Tournoi du Faucon Noir

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Armored Combat with Lunch

Palmer Accords

Harnessed Combat

Arming Requirements

Participants in the Tournoi du Faucon Noir are required be to armed at all points, as befits a man (or woman) at arms of the epoch specific to the combat art studied. To wit: harnessed cap à pied in the style of the late 14th or 15th century in good steel, and appointed in heraldic fashion after one's own desire. If your harness is recognizable as peculiar in style to the region from which your chosen art originates, so much the better. Specific standards are listed below.

Generalized Standards: Unless otherwise specified, all mail or plate should be of steel, well articulated with no obvious gaps, and in good repair. As this Deed is meant to be reflective of the chivalric origin of our chosen combat arts, all participants should strive to present a clean, polished appearance consistent with the pride evinced by knights at tournament. Aluminum, kydex, or other types of plastic armor are not acceptable for use, even if they are covered and out of sight.

  • Closed-faced (bascinet, armet, great helm, close helm, etc…)
  • Visor must have a locking pin or other means of keeping it closed
  • No "wolf's rib" style tourney visors
  • Protective mesh/perf plate beneath oculars (or shatterproof safety goggles worn beneath helmet)
  • Mail standards should be padded and equipped with rigid trauma plate
  • Mail aventail by itself is insufficient; it must be combined with some form of rigid protection or augmented with a standard beneath
  • Plate gorgets are acceptable
  • Gorget integral to helmet (as with a great bascinet) is acceptable, if throat is covered from upward-thrusting angle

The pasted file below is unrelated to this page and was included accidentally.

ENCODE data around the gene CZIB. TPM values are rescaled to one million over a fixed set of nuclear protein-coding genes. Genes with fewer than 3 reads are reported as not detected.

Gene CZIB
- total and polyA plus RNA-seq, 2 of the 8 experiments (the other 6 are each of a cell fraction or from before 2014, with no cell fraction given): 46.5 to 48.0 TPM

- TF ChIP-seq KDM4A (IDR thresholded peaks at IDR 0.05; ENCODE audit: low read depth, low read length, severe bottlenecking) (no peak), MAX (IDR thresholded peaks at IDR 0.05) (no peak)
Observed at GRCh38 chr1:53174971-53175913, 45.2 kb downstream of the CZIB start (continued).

• Minimum of a jack of plates or brigandine style armor over mail
  • Chest protector (for women, if not wearing a solid breastplate)
  • Groin and Legs: Cup must be worn (for men)
  • Cuisses must be a minimum of heavy leather
  • Poleyns must be of steel
  • Lower legs must be covered with a minimum of schynbalds (case greaves preferred)
  • Sabatons or sollerets not required (encouraged for safety, but hey--they're your toes)
  • Period footwear required--no tennis shoes or combat boots.
  • Spaudlers required (pauldrons acceptable if within chronological scope of harness)
  • Rerebrace must be a minimum of heavy leather
  • Couter must be of steel
  • Lower arms must be covered with a minimum of bracer (canon preferred)

Gauntlets must be of steel throughout; "Wisby" style at a minimum

Weapons Standards

Consistent with the English influence of the host school, weapons choice is based upon those recorded in 14th and 15th century Deeds as preferred by English knights either at home or abroad, both "to play, or else for to fight." To wit: the long sword in two hands, the lance on foot, and the pollaxe. Daggers should be worn, and used as distance or circumstance dictate. Arming swords may be worn, as well, and used as circumstance dictates. Though the host school will strive to provide enough weapons to serve as replacement at need, all participants should bring their own weapons. Specific standards are listed below. All weapons carried to the field must be armes courtois--that is, blunted and without sharpened points.

  • "Two Hand" (i.e., longsword)
Arms & Armor:
  • Fechterspiel minimum*
  • *Due to the nature of armored combat, unarmored trainers with thinner blade profile, including most “Feders” are judged to be at risk for breaking
  • Edges smoothed (minimal/no burrs)
  • Points rounded
  • Standard rubber tip (such as Purpleheart "spear tip")
  • or Blunted steel spear with ball point (or bird blunt rubber tip)
  • Stave no longer than 9 feet
  • No cracks or splits in stave prior to each fight
  • Purpleheart type rubber head (or equivalent)
  • 6 feet long (PHA standard size--6' 6" is their listed length with all pieces attached)
  • No cracks or splits in stave prior to each fight
  • Sufficiently flexible so as to not cause injury
  • Point capped with rubber bird blunt
  • Standard rondel or ballock dagger

Rules of Engagement